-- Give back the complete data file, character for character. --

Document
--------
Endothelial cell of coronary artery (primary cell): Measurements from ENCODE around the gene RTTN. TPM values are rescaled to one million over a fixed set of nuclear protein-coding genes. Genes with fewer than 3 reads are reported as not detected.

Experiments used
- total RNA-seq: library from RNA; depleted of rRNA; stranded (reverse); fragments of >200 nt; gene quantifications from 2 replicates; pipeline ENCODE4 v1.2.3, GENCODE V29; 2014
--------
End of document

Endothelial cell of coronary artery (primary cell): Measurements from ENCODE around the gene RTTN. TPM values are rescaled to one million over a fixed set of nuclear protein-coding genes. Genes with fewer than 3 reads are reported as not detected.

Experiments used
- total RNA-seq: library from RNA; depleted of rRNA; stranded (reverse); fragments of >200 nt; gene quantifications from 2 replicates; pipeline ENCODE4 v1.2.3, GENCODE V29; 2014